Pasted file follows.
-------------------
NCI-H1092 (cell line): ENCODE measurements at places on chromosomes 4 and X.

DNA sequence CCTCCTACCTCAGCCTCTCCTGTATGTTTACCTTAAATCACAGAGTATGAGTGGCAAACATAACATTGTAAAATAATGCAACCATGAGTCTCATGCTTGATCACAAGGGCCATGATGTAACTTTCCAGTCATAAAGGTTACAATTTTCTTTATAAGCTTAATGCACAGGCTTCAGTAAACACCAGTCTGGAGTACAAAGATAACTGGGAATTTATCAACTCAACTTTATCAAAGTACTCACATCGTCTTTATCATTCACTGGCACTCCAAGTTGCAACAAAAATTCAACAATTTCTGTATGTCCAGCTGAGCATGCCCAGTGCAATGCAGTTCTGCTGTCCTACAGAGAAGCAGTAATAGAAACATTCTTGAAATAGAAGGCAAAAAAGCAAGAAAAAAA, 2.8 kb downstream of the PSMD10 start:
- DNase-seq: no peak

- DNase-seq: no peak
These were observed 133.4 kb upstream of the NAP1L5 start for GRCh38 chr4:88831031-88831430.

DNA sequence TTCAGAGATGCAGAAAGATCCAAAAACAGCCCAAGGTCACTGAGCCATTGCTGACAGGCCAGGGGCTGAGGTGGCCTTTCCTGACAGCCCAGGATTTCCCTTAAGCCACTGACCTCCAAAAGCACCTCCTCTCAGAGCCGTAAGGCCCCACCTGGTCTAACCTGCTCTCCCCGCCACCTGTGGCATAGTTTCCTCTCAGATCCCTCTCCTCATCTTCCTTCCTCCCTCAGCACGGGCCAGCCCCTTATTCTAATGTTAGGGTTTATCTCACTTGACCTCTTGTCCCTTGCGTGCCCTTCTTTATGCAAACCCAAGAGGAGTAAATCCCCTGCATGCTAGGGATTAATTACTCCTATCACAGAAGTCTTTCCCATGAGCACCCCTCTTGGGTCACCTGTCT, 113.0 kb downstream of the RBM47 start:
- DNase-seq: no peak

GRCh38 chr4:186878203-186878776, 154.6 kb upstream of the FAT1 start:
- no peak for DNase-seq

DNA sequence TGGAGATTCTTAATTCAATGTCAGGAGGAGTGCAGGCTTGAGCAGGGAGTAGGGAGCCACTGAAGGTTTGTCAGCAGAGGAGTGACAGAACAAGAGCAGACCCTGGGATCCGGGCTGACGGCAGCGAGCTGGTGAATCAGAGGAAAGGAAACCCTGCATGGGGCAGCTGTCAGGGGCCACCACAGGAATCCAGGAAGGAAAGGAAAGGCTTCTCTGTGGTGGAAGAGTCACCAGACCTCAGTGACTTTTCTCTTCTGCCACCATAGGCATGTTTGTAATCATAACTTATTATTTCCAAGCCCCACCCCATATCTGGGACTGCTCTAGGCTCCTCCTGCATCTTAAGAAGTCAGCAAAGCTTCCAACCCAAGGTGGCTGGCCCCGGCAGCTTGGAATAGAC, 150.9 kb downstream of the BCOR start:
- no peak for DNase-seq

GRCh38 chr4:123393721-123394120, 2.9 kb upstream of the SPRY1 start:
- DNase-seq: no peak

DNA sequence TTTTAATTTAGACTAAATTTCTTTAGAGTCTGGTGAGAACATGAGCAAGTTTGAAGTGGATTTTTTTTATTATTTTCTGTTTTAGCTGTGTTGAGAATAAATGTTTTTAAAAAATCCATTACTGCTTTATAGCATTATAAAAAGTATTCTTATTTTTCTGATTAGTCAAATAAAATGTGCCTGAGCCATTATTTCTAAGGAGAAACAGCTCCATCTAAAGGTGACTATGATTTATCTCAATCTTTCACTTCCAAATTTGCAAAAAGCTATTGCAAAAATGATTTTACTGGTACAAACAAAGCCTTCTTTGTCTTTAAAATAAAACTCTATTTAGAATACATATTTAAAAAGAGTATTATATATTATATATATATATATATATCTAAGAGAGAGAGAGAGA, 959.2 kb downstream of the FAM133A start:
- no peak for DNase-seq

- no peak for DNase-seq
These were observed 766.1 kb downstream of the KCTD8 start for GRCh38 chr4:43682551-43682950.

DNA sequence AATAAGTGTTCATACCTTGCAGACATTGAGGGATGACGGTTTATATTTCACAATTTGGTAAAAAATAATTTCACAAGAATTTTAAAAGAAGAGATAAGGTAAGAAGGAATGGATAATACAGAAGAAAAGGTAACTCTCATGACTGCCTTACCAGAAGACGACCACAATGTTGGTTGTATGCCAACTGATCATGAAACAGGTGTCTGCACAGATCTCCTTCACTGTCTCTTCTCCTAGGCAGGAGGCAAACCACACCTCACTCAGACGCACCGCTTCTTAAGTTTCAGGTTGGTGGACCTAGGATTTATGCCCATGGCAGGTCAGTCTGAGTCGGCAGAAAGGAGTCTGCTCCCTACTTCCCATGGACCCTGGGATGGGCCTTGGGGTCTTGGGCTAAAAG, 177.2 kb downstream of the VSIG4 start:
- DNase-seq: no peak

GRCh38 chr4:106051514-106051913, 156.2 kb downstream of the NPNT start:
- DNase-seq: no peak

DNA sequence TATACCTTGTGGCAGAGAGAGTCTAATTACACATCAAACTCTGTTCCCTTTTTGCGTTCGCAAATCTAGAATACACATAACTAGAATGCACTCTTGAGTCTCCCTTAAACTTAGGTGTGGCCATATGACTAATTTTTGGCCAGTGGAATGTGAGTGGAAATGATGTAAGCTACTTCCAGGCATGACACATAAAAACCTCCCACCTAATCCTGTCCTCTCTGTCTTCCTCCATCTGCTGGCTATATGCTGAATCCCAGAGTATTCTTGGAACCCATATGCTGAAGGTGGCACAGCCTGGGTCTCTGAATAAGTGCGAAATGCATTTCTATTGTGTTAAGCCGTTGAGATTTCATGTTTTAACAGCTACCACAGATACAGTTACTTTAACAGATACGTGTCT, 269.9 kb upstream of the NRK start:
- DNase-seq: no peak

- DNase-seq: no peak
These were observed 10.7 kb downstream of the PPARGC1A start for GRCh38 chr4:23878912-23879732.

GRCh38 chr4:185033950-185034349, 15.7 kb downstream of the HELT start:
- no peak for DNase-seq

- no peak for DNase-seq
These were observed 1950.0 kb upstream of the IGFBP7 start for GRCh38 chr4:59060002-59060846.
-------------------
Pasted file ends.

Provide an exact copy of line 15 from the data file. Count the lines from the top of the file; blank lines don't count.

- no peak for DNase-seq